The computer analysis looks at profitability, liquidity, solvency, and risk-bearing ability. This information is provided for three or more alternative plans at a time. Examples of alternative plans could be the addition, expansion or phasing out of a livestock operation, or buying, selling or renting land. Farm Financial Planning can help evaluate ways to correct negative cash flow and profitability problems.
A trained extension associate meets with the family to discuss the results of the analysis and the possible effects if changes are made. The extension worker may introduce other farm and family financial materials or information about outside sources of help.
How much does it cost?
The service is currently available at no charge through a grant made possible by CF Industries.
How do I make an appointment?
To set up an appointment, contact the associate in your area. For more information, contact your ISU Extension county office or the Beginning Farmer Center at 1-877-232-1999.
Find the Farm Financial Associate in your area and more information at: http://www.extension.iastate.edu/farmanalysis/.
Contributed by Kelvin Leibold, ISU Extension Farm Management Field Specialist
I was looking for some help with estate planning. Does Extension have any materials to help me figure out what to do?
Estate planning involves a lot more than just making out a will. It involves retirement planning, tax planning, asset distribution and often business planning. If you are looking for some general information on the topic you can download two articles from the ISU Publication web site at https://www.extension.iastate.edu/store/ListItems.aspx?Keyword=estate.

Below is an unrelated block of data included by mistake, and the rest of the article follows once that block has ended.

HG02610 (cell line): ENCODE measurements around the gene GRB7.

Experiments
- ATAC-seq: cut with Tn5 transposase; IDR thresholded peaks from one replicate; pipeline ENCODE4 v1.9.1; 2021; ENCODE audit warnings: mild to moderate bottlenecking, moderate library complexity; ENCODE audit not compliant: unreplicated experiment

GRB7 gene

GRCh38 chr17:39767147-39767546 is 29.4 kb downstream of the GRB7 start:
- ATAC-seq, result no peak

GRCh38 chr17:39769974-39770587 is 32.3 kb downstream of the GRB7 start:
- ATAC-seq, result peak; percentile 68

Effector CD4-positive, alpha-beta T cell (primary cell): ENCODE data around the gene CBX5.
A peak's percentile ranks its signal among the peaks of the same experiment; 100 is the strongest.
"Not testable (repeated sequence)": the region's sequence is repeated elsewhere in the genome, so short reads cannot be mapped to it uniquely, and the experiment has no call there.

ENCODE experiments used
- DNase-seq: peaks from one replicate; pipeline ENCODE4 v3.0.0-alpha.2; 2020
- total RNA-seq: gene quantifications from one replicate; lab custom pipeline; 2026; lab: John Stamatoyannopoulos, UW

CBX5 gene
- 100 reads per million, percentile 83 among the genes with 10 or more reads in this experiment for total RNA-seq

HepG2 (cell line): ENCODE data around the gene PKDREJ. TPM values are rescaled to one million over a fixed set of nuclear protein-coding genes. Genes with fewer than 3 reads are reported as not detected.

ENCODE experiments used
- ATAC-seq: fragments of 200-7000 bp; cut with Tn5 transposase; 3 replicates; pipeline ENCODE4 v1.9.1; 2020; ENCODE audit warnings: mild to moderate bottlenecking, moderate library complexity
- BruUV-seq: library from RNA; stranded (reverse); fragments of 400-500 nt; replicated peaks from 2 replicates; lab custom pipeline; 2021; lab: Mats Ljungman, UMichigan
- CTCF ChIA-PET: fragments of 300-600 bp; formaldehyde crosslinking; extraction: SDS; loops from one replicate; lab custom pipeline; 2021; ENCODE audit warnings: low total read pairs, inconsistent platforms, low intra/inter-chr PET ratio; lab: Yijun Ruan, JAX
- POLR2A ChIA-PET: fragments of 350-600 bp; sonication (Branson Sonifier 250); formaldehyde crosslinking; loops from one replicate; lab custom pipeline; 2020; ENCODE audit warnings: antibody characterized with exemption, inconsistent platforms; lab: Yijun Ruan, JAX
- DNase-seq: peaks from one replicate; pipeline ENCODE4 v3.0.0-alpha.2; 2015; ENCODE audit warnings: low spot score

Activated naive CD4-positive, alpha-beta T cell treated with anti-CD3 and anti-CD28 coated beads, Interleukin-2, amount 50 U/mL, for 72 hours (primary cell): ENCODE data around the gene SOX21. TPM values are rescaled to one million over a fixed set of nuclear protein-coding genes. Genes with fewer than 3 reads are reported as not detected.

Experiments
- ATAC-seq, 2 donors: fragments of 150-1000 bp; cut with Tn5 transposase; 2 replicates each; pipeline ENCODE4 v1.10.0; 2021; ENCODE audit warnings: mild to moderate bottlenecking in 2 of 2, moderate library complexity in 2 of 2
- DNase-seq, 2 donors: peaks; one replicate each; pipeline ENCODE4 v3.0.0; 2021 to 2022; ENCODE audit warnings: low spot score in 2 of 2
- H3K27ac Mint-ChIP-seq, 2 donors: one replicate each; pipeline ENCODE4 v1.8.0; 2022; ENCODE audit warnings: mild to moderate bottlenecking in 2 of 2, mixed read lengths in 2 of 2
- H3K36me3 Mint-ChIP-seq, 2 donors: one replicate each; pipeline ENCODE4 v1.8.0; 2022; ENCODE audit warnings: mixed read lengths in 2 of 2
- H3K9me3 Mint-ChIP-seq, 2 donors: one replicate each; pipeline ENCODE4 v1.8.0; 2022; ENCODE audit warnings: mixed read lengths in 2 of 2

You can find more in-depth information at the Center for Ag Law and Taxation at http://www.calt.iastate.edu/, search for “estate” in the upper right hand search box.
Legal & Taxes
Chad Hart, ISU Extension Grain Marketing Specialist, provides projections for ACRE payments in Iowa.
The 2008 Farm Bill created the Average Crop Revenue Election (ACRE) program. This program provides payments to crop producers when state-level estimated revenues from crop production fall below guaranteed levels. For a detailed description of the program, please see Average Crop Revenue Election (ACRE). In the Crop Production and World Agricultural Supply & Demand Estimates reports, USDA provides projections for the season-average prices and crop yields that will determine ACRE payment rates. The accompanying spreadsheet calculates the projected ACRE payment rates, based on the latest price and yield projections. The spreadsheet also shows possible ACRE payment rates for given prices and yields around those projections. As the spreadsheet shows, ACRE payment rates can change quickly as prices and yields shift. This spreadsheet will be updated on a monthly basis, with the release of the USDA reports.
Crop Outlook, Crops
The late fall and high moisture grains may certainly increase the cost of drying for the 2009 crop. The Grain Drying Cost Calculator is available to estimate costs for drying. The spreadsheet includes five different types of drying systems, and requires few inputs from the user. Inputs required are the cost of electricity, dryer capacity, bushels dried, labor rate and moisture levels. The results give the cost per year, bushel, and point. The spreadsheet is available for download at: http://www.extension.iastate.edu/agdm/crops/xls/a1-20dryingcostcalculator.xls. As with all Ag Decision Maker spreadsheets, the Grain Drying Cost Calculator is free to download, and you have the option to save the file on your computer for later use.
More information on grain harvesting and drying information is on-line at: http://www.extension.iastate.edu/CropNews/.